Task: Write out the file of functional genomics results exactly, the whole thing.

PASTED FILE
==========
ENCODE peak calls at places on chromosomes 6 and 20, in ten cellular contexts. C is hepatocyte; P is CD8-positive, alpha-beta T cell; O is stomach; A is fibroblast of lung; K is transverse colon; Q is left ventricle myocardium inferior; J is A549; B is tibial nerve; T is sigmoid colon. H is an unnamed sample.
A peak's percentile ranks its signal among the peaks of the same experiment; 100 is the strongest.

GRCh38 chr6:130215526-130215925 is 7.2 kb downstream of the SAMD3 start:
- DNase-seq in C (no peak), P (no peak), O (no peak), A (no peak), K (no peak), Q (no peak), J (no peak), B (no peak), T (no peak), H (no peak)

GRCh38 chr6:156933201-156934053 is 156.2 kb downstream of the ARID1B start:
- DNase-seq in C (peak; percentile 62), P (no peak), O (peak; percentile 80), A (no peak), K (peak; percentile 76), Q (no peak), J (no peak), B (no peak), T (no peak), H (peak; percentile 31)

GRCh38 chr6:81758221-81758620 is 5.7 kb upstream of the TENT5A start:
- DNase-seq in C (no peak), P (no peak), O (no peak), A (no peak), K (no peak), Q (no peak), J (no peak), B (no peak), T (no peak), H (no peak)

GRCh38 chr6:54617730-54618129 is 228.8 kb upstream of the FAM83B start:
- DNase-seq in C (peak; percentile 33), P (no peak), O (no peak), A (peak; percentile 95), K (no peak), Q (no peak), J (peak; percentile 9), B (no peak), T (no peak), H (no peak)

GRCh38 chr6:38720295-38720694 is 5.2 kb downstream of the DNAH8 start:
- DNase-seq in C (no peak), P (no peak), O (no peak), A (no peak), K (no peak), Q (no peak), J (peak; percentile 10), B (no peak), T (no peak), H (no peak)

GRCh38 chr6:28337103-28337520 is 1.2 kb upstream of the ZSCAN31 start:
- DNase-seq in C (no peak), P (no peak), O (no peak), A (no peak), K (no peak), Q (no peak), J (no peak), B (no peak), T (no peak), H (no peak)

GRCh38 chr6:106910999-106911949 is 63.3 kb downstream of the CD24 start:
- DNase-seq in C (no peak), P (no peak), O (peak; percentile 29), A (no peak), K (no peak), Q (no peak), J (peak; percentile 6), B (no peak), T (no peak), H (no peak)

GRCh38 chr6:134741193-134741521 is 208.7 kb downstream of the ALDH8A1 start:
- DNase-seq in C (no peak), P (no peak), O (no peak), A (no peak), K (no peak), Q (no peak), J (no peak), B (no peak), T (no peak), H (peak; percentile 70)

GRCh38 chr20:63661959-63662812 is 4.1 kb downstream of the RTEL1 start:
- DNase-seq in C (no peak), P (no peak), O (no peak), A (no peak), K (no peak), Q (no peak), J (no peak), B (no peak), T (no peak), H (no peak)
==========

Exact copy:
ENCODE peak calls at places on chromosomes 6 and 20, in ten cellular contexts. C is hepatocyte; P is CD8-positive, alpha-beta T cell; O is stomach; A is fibroblast of lung; K is transverse colon; Q is left ventricle myocardium inferior; J is A549; B is tibial nerve; T is sigmoid colon. H is an unnamed sample.
A peak's percentile ranks its signal among the peaks of the same experiment; 100 is the strongest.

GRCh38 chr6:130215526-130215925 is 7.2 kb downstream of the SAMD3 start:
- DNase-seq in C (no peak), P (no peak), O (no peak), A (no peak), K (no peak), Q (no peak), J (no peak), B (no peak), T (no peak), H (no peak)

GRCh38 chr6:156933201-156934053 is 156.2 kb downstream of the ARID1B start:
- DNase-seq in C (peak; percentile 62), P (no peak), O (peak; percentile 80), A (no peak), K (peak; percentile 76), Q (no peak), J (no peak), B (no peak), T (no peak), H (peak; percentile 31)

GRCh38 chr6:81758221-81758620 is 5.7 kb upstream of the TENT5A start:
- DNase-seq in C (no peak), P (no peak), O (no peak), A (no peak), K (no peak), Q (no peak), J (no peak), B (no peak), T (no peak), H (no peak)

GRCh38 chr6:54617730-54618129 is 228.8 kb upstream of the FAM83B start:
- DNase-seq in C (peak; percentile 33), P (no peak), O (no peak), A (peak; percentile 95), K (no peak), Q (no peak), J (peak; percentile 9), B (no peak), T (no peak), H (no peak)

GRCh38 chr6:38720295-38720694 is 5.2 kb downstream of the DNAH8 start:
- DNase-seq in C (no peak), P (no peak), O (no peak), A (no peak), K (no peak), Q (no peak), J (peak; percentile 10), B (no peak), T (no peak), H (no peak)

GRCh38 chr6:28337103-28337520 is 1.2 kb upstream of the ZSCAN31 start:
- DNase-seq in C (no peak), P (no peak), O (no peak), A (no peak), K (no peak), Q (no peak), J (no peak), B (no peak), T (no peak), H (no peak)

GRCh38 chr6:106910999-106911949 is 63.3 kb downstream of the CD24 start:
- DNase-seq in C (no peak), P (no peak), O (peak; percentile 29), A (no peak), K (no peak), Q (no peak), J (peak; percentile 6), B (no peak), T (no peak), H (no peak)

GRCh38 chr6:134741193-134741521 is 208.7 kb downstream of the ALDH8A1 start:
- DNase-seq in C (no peak), P (no peak), O (no peak), A (no peak), K (no peak), Q (no peak), J (no peak), B (no peak), T (no peak), H (peak; percentile 70)

GRCh38 chr20:63661959-63662812 is 4.1 kb downstream of the RTEL1 start:
- DNase-seq in C (no peak), P (no peak), O (no peak), A (no peak), K (no peak), Q (no peak), J (no peak), B (no peak), T (no peak), H (no peak)